Parks Associates Blog

Friday, December 21, 2007

Nielsen and Large Ad Agencies Are Coming Back

For the last five years, Nielsen and big media agencies have been playing a catch-up game. That whatever they did in the digital advertising space always appeared too little or too late. But year-end 2007 may be the time when they can pop open Champagne bottle and celebrate their comeback. For Nielsen, it accomplished a lot in 2007. Earlier in the year, the company finally fulfilled its promise to advertisers made years ago to release TV commercial ratings and DVR household viewing data. It also acquired Telephia during the mid-year to get its foot in the mobile ad measurement business. And on December 19, it announced a partnership with INVIDI to test TV addressable advertising solutions, a new frontier that not very many success stories have been written yet. If the partnership works out well and results impress advertisers, Nielsen might eventually acquire the smaller player. While it’s too early to conclude that Nielsen’s comeback has staying power, these efforts revealed its growth strategy, and the company appears on a right path.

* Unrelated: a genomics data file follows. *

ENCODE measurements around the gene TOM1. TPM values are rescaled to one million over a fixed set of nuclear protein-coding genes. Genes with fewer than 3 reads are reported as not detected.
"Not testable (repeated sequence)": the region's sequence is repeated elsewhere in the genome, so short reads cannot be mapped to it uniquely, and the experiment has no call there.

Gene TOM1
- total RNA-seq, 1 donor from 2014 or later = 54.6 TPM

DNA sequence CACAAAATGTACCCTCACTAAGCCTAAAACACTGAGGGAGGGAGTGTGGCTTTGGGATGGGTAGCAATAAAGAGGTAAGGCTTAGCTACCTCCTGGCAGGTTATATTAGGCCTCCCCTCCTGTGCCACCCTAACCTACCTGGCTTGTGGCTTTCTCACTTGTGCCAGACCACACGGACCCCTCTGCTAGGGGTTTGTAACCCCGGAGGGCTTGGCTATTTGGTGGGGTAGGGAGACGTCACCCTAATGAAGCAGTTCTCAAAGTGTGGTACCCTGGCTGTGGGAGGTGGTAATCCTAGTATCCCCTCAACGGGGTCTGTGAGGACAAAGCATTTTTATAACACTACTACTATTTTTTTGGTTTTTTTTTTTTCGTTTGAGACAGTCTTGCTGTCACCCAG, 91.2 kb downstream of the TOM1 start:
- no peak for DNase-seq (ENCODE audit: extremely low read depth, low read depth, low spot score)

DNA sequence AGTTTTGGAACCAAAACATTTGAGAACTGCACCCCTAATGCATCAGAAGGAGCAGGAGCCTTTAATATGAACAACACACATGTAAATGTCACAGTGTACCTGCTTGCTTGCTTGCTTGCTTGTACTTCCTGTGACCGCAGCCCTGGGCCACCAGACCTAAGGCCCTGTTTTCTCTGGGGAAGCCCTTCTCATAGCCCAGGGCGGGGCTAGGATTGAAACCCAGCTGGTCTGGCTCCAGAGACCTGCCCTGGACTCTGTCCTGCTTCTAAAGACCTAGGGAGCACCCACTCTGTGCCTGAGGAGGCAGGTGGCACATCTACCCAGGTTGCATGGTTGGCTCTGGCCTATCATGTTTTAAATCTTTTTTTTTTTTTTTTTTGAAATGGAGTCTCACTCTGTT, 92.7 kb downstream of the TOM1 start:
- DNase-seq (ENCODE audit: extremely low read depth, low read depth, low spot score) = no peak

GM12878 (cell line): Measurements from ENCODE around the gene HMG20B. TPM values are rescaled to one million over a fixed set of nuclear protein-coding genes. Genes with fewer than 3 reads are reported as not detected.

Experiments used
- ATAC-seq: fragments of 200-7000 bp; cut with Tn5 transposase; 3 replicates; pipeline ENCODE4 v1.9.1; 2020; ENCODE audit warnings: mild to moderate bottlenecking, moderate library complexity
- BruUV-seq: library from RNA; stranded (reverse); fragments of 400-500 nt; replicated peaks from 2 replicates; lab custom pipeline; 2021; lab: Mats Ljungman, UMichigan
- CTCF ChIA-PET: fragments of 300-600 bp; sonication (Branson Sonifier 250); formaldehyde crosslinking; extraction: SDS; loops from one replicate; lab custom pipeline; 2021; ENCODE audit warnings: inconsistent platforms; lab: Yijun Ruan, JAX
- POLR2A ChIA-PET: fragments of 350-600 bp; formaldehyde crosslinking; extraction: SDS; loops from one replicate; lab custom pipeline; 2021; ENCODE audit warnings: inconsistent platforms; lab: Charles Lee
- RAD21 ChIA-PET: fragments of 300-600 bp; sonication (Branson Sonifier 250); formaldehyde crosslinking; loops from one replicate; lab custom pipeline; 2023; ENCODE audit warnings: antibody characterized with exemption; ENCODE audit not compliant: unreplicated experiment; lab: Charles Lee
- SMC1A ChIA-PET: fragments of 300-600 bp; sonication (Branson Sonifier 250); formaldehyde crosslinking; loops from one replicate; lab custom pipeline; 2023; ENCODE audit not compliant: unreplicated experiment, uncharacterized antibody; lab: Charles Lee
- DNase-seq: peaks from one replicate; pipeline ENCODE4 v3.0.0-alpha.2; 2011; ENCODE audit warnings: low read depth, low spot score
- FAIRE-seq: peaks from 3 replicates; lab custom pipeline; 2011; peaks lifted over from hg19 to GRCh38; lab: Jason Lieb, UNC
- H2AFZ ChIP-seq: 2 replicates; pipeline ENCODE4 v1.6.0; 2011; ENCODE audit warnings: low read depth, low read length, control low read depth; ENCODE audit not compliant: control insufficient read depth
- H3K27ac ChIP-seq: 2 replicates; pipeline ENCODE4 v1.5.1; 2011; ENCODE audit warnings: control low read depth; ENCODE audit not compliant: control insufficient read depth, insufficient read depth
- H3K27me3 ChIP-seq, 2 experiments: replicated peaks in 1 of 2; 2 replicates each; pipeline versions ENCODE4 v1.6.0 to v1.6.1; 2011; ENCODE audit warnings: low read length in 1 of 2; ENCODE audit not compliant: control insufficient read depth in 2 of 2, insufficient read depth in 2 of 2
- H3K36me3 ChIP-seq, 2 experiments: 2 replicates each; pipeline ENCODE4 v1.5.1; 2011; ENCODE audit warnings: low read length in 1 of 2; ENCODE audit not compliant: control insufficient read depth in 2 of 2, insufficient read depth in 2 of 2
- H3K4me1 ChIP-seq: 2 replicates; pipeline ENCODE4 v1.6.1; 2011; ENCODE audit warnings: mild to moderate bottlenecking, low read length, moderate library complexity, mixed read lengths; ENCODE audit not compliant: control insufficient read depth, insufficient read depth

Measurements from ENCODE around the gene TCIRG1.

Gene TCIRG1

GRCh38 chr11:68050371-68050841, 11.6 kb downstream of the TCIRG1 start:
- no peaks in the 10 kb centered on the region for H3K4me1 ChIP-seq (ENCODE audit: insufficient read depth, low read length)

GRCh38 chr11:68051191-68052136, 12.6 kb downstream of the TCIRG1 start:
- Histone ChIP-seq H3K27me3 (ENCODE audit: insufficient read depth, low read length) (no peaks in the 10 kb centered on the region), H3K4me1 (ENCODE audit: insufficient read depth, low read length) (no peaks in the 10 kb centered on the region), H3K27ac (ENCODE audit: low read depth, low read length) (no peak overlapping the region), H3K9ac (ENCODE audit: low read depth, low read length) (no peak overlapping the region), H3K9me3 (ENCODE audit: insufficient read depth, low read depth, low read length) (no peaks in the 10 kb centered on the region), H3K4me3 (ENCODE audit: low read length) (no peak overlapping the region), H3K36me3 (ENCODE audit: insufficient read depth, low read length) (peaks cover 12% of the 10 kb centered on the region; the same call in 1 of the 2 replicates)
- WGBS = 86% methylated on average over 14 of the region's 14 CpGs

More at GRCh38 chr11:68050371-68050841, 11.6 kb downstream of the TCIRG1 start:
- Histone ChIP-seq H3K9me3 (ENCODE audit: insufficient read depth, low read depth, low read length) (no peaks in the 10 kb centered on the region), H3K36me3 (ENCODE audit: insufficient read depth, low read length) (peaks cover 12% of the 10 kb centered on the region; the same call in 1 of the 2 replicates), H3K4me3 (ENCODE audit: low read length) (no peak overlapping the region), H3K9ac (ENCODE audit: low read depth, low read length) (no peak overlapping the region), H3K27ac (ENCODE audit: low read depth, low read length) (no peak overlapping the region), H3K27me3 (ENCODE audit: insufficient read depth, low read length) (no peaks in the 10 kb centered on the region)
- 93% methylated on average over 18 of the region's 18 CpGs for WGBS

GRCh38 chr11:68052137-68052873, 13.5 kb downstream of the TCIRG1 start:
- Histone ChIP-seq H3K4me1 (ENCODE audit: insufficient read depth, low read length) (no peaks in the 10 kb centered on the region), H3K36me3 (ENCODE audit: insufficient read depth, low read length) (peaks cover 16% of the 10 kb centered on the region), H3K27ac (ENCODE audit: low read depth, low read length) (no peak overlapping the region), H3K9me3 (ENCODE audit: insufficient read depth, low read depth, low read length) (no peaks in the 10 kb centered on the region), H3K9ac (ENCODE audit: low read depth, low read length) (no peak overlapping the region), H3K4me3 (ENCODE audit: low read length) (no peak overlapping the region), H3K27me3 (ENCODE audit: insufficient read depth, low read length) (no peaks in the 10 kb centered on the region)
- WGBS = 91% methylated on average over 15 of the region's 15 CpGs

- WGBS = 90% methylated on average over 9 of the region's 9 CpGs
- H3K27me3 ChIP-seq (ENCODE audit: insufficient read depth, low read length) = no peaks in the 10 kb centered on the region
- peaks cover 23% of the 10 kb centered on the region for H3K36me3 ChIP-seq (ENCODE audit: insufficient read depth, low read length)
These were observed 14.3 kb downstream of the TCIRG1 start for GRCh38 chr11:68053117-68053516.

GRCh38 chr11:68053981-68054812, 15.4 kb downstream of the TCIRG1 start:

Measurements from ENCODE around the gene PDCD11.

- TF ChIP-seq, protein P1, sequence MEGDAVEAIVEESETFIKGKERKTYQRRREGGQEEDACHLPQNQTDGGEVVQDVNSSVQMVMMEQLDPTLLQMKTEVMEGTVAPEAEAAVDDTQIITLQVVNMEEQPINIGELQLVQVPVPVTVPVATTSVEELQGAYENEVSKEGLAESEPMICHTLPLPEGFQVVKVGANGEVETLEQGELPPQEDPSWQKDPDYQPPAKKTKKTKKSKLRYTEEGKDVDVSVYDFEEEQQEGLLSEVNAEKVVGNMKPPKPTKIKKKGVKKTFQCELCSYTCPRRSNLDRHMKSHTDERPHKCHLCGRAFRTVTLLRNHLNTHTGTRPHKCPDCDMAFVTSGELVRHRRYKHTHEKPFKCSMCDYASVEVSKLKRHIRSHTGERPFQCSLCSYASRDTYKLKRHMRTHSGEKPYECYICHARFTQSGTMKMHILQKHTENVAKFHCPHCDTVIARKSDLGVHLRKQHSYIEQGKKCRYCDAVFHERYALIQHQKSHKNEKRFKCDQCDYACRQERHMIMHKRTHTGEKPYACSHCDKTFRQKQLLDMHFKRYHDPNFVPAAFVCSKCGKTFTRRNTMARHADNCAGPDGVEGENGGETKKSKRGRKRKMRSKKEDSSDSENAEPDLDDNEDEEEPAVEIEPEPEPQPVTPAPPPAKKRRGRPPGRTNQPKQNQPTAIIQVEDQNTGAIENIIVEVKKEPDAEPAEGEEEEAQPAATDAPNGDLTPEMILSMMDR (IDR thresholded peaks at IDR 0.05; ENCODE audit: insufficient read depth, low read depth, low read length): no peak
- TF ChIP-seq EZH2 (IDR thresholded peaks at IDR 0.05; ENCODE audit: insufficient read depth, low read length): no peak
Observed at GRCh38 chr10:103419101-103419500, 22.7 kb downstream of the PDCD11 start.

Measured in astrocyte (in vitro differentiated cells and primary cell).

The INVIDI's story does not stop there. One of its latest investors, the WPP group, is the world's largest media buyer and ad agency conglomerate. The WPP’s interest in INVIDI is a clear sign that traditional ad agencies feel the urgency to develop their digital advertising expertise in order to meet the increasing demand from their advertiser customers and fend off potential competitors. Earlier in the summer time, WPP acquired 24/7 Real Media, another digital marketing service vendor. The deal was announced in the midst of a buying spree fostered by large media companies, such as Yahoo’s investment in Right Media, AOL’s Advertising.com acquisition, and Microsoft’s aQuantive snatch, all spurred by Google’s DoubleClick deal back in April. These deals on one hand demonstrate large technology/media companies’ confidence in new media platforms’ ad potential, on the other hand indicate that they do not have a complete package to compete in the digital advertising industry. These acquisitions fill their knowledge holes, and WPP’s moves are no exceptions. Investing in new ad technology companies like INVIDI is a strategic must for WPP and large ad agencies alike, and Parks Associates expects more such deals to follow soon.

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